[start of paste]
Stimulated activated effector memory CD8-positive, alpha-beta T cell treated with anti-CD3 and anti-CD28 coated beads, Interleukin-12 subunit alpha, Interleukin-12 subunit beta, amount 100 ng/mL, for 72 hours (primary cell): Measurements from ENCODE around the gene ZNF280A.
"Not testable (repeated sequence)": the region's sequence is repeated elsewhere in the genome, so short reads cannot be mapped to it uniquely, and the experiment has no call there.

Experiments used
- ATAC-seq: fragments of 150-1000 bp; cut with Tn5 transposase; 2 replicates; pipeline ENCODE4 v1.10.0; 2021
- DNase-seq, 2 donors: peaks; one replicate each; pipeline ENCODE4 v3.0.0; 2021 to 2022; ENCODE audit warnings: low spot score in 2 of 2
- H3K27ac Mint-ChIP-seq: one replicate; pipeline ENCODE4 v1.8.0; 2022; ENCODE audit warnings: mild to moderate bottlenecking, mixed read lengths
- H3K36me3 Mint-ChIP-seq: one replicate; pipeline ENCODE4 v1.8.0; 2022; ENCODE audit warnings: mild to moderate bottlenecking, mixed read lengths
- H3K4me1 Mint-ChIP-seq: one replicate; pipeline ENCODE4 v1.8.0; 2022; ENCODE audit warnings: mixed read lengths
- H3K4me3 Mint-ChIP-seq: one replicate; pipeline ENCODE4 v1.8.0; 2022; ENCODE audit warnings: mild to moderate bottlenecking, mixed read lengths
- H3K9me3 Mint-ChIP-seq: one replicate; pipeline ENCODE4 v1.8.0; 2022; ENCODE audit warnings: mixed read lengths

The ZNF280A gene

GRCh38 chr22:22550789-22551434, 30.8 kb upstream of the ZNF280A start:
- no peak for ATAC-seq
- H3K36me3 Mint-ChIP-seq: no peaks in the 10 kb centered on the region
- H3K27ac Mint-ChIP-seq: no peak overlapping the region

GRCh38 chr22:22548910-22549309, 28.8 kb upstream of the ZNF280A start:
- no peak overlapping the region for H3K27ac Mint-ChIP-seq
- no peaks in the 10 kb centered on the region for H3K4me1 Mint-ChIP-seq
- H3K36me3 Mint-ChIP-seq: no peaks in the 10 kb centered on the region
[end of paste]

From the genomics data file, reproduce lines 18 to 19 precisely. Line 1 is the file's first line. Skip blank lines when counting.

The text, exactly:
- no peaks in the 10 kb centered on the region for H3K4me1 Mint-ChIP-seq
- H3K36me3 Mint-ChIP-seq: no peaks in the 10 kb centered on the region